, @stillCARealist
    @Anon

    I wonder if Chase has been discriminating against blacks and Hispanics all these years. All these people with great income and credit are being denied home loans? Pretty doubtful. And no, they won't deny loans to equivalent white/Asians either. In fact, my guess is tons of these loans will go to immigrants with some color in them who talk a good game.

    Hey, I just thought of something. Remember when Denny's was accused of being racist back in the 90's and they pledged all this money to new black managers and owners? I think they gave a big chunk to the NAACP too. Anybody know what happened with all that? Did any blacks even wind up benefitting from the whole scheme?

    Replies: @Jack D

  7. @NJ Transit Commuter
    For JPMorgan, this kind of move is a no brainer. They extend $30 B in finance to black homeowners and businesses. They make money on the financing and get PR benefits as well.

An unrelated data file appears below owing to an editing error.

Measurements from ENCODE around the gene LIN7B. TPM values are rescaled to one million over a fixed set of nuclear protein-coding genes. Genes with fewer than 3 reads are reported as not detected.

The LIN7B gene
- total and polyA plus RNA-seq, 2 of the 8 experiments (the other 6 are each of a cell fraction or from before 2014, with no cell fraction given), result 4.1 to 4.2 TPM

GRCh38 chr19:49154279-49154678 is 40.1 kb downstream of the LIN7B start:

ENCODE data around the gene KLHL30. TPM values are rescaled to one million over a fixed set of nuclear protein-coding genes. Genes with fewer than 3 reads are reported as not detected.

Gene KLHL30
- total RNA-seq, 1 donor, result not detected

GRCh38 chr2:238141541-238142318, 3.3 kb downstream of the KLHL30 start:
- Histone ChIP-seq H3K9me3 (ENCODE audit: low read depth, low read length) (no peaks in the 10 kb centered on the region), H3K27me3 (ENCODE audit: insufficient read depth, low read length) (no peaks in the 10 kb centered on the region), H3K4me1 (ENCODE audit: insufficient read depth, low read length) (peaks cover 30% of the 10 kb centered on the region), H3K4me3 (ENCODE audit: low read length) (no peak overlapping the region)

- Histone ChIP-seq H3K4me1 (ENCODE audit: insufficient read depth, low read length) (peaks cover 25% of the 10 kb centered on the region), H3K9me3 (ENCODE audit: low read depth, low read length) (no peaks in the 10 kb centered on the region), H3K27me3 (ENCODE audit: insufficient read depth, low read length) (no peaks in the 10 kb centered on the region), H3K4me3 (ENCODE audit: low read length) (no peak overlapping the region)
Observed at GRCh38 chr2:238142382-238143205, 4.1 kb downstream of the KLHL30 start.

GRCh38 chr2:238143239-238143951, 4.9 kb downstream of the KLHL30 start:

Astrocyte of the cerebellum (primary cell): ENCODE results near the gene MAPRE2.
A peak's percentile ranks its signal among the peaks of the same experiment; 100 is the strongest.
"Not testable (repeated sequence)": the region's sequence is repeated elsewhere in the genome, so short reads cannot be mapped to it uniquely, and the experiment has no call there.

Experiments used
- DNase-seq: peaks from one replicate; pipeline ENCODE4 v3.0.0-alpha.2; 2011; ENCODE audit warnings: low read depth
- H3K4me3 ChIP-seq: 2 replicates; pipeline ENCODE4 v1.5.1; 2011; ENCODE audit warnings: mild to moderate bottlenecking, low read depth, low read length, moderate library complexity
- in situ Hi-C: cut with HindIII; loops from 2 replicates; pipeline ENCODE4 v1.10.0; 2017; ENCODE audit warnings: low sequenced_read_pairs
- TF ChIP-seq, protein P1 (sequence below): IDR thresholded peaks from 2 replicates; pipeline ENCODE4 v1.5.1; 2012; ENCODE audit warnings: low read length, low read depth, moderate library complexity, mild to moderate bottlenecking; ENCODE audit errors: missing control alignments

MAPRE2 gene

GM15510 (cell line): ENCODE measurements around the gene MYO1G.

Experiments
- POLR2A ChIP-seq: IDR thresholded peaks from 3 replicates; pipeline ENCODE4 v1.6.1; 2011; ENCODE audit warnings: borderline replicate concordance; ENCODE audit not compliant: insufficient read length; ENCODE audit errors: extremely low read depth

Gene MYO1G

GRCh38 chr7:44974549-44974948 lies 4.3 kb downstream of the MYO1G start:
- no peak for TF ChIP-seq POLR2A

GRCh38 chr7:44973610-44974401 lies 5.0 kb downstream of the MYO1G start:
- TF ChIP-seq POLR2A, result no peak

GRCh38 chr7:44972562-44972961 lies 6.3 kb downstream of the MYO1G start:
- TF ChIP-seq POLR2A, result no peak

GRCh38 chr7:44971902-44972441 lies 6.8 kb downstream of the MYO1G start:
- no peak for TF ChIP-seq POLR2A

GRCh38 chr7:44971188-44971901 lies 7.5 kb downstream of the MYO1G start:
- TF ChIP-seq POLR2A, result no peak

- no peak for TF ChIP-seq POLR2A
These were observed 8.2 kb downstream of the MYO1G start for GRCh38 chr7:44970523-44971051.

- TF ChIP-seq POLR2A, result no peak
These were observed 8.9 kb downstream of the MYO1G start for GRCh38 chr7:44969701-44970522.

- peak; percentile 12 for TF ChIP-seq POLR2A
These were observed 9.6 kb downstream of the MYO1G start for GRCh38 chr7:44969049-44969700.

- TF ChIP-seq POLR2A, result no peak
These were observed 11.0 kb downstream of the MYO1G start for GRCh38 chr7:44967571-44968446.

My bet is that they sell these loans to Fannie Mae so they won’t take the default risk. That will be picked up by we the tax payers.

    Private profit, public risk. Name of the game in banking these days.

    Replies: @Rob McX, @HammerJack

    You’re probably right. When you want to earn points for wokeness, the taxpayer is the best person to pick up the tab. And giving out loans to blacks is safer than hiring them as employees. Anyone remember Joseph Jett?

    • Replies: @Change that Matters
    @Rob McX


    Anyone remember Joseph Jett?
     
    The real Hidden Figures story.
    , @Reg Cæsar
    @Rob McX



    For JPMorgan, this kind of move is a no brainer. They extend $30 B in finance to black homeowners and businesses. They make money on the financing and get PR benefits as well.
     
    You’re probably right. When you want to earn points for wokeness, the taxpayer is the best person to pick up the tab.